What are infertility tests?
Infertility tests are done to help find out why a woman cannot become pregnant. The tests help find whether the problem is with the man, the woman, or both. Tests usually include a physical exam, semen analysis, blood tests, and special procedures.
See pictures of the male reproductive system and the female reproductive system.
Should I be tested?
Before you have infertility tests, try fertility awareness methods to find the best time to become pregnant. A woman is most fertile during ovulation and 1 to 2 days before ovulation. Some couples find that they have been missing the most fertile days when trying to become pregnant. A woman should keep a record of her menstrual cycle and when she ovulates. This record will help your doctor if you decide to have infertility tests. For more information, see the topic Fertility Awareness.
Consider infertility tests for you or your partner if:
- There is a physical problem, such as not being able to release sperm (ejaculate) or not ovulating or having irregular menstrual cycles.
- You are in your mid-30s or older, have not used birth control for 6 months, and have not been able to become pregnant.
- You are in your 20s or early 30s, have not used birth control for a year or more, and have not been able to become pregnant.
- Fertility Problems: Should I Be Tested?
How do infertility tests feel?
Some tests, such as a semen analysis, physical exam, and blood tests, do not cause pain. But some procedures, such as an endometrial biopsy, a laparoscopy, or a hysterosalpingogram, may cause some pain.
Do the tests cost a lot?
Infertility tests can cost a lot and cause stress. You and your partner will need to keep track of the frequency of sexual intercourse and talk about this with your doctor.
Before you have infertility tests, talk with your partner about how much testing you want to do. Sometimes you may not find out what causes infertility even after many tests. So it is important to know how many tests you want to try.
What are the risks of infertility tests?
Simple tests, such as semen analysis, blood tests, or an ultrasound, do not usually cause any problems. Other tests that are medical procedures, such as hysteroscopy or laparoscopy, have a higher chance of problems after the test.
Where are infertility tests done?
Many infertility tests, including the physical exam, medical history, and blood tests, can be done in your doctor's office or clinic by an obstetrician or reproductive endocrinologist. Your internist or family medicine physician may do some of the first tests. Tests on a man may be done by a urologist. Some medical procedures are done in an operating room.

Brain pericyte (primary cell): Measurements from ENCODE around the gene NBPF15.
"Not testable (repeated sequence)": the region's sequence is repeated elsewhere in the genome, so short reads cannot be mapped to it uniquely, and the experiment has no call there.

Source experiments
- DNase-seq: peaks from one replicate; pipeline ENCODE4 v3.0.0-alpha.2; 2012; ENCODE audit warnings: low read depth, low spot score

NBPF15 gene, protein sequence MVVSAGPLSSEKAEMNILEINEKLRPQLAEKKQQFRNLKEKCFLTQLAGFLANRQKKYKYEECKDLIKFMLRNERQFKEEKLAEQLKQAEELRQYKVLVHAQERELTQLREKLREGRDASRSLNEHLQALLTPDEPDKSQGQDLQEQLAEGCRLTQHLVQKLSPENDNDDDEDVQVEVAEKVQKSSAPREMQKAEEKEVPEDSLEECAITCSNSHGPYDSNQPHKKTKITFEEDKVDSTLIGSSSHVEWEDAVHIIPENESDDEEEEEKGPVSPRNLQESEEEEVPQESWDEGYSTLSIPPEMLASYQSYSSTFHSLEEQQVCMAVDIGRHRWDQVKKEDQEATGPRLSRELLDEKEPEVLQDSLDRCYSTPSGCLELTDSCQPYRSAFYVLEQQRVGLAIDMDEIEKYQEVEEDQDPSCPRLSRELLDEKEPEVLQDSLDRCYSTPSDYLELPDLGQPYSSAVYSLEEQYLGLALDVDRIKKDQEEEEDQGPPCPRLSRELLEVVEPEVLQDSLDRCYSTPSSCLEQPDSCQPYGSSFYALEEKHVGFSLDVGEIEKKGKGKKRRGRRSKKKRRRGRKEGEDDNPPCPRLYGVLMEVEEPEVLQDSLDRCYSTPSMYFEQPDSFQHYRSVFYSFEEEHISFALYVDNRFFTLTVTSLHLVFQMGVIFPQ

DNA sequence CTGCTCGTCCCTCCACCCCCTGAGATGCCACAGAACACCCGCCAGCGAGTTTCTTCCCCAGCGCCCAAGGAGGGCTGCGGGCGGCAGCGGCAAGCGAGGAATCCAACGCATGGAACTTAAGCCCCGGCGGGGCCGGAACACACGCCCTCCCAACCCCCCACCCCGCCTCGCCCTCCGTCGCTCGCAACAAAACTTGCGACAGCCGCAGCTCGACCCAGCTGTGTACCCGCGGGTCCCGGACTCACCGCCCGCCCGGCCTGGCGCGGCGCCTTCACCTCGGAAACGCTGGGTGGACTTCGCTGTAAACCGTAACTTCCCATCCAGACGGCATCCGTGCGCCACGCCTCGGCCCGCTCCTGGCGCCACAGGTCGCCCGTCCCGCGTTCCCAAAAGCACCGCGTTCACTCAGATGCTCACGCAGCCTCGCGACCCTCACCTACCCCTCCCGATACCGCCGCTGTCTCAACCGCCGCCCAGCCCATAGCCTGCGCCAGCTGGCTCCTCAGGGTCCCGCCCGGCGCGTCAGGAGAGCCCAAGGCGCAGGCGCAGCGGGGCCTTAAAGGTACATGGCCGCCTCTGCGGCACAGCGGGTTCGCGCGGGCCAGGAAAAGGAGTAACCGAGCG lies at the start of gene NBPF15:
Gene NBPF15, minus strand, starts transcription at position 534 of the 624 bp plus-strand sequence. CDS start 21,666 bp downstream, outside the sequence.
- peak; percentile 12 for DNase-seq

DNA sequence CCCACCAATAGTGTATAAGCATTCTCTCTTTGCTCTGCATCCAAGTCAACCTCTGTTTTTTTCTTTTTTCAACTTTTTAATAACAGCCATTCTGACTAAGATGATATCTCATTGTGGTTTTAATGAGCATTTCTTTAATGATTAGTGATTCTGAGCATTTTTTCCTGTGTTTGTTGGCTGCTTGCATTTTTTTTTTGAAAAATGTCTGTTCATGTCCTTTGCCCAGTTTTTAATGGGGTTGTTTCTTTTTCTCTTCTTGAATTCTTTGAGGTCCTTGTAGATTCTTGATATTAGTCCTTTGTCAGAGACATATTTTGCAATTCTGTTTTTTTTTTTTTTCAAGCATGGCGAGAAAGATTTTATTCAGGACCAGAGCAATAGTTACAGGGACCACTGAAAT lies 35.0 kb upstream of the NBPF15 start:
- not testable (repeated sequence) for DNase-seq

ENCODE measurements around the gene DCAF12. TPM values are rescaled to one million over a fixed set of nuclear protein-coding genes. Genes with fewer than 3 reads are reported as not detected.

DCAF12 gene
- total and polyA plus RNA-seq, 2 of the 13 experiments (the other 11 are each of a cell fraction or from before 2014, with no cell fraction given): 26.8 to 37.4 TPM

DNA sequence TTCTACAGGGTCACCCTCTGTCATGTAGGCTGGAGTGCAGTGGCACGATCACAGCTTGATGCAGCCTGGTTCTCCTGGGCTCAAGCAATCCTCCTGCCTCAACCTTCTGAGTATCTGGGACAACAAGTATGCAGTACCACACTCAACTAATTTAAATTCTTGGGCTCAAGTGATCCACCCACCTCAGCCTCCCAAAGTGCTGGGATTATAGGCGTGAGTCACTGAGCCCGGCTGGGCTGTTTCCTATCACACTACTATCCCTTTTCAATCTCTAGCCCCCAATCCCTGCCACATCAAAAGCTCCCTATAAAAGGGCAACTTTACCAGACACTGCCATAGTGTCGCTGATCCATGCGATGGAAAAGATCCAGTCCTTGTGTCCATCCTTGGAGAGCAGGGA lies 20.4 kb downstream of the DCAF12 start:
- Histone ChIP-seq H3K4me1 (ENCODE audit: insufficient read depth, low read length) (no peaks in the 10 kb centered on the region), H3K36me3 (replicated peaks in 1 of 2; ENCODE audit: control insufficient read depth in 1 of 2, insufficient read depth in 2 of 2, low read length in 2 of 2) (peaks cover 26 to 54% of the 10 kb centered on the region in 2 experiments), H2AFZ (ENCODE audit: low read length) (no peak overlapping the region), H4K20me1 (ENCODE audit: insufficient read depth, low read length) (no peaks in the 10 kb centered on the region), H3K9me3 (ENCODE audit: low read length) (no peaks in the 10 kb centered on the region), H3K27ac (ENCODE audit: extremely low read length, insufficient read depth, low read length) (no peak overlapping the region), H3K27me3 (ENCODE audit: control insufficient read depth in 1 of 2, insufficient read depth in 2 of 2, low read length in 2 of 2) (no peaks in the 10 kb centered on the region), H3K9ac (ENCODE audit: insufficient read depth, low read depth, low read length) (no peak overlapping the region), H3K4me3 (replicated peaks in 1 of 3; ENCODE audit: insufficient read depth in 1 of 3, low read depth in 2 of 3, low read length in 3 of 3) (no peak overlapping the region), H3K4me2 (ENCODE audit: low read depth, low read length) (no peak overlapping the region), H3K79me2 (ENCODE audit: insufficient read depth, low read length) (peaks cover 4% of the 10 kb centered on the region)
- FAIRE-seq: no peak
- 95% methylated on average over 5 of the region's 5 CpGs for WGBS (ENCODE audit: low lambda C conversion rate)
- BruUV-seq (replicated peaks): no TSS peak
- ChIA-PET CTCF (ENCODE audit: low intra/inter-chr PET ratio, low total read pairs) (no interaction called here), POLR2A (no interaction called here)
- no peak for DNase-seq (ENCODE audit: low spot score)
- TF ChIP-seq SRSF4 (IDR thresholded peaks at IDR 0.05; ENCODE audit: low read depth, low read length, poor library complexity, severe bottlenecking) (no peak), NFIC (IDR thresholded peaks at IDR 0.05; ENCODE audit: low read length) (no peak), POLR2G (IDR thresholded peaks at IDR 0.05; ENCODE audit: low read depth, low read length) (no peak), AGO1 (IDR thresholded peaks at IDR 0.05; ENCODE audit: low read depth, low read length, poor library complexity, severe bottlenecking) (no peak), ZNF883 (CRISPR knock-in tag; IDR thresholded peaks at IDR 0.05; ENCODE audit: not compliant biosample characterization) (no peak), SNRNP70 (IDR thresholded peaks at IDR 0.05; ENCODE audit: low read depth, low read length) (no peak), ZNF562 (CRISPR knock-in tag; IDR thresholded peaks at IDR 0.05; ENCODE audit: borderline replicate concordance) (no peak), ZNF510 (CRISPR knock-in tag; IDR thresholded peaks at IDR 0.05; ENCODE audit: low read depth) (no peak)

What are the benefits of infertility tests?
Infertility tests may find what is causing the problem and you can sometimes be treated during the tests. For example, a blocked fallopian tube may be opened during a hysterosalpingogram.
Sometimes tests cannot find the cause of infertility. And not all infertility problems can be treated. Infertility in men is often less successfully treated than infertility in women. But you may still be able to become pregnant using assisted reproductive technology, which can treat male or female problems.
What tests are done first?
Tests to find the cause of infertility
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Your doctor will ask questions about your sex life, your birth control methods, any sexually transmitted infections (STIs), medicine use, and the use of caffeine, tobacco, alcohol, or illegal drugs. Your menstrual cycle and exercise patterns will be checked. If STIs are suspected, more tests may be done.
A complete physical exam of both you and your partner is done to check your health.
- A woman's physical exam usually includes a pelvic examination and Pap test. For more information, see the topics Pelvic Examination and Pap Test.
- A man's physical exam usually includes a testicular examination. For more information, see the topic Testicular Examination. Not all fertility doctors will do a physical examination of the man. If there are problems with the semen, the doctor may refer the male partner to a urologist.
Blood or urine tests
- Luteinizing hormone (LH) and progesterone tests may be done during a woman's menstrual cycle to help see whether she is ovulating. LH may be checked in a man to see whether he has a pituitary gland problem. For more information, see the topics Luteinizing Hormone (LH) and Progesterone.
- Thyroid function tests may be done to check for thyroid hormone problems that may be preventing ovulation. For more information, see the topics Thyroid Hormone Tests and Thyroid-Stimulating Hormone (TSH).
- Prolactin is a hormone made by the pituitary gland. It may be checked if a woman has menstrual cycle or ovulation problems. For more information, see the topic Prolactin.
- The anti-mullerian hormone test is a blood test that is sometimes used to check a woman's egg supply (ovarian reserve). It may be used for women who are considering IVF. Anti-mullerian levels go down as a woman's egg supply decreases, which usually happens with age.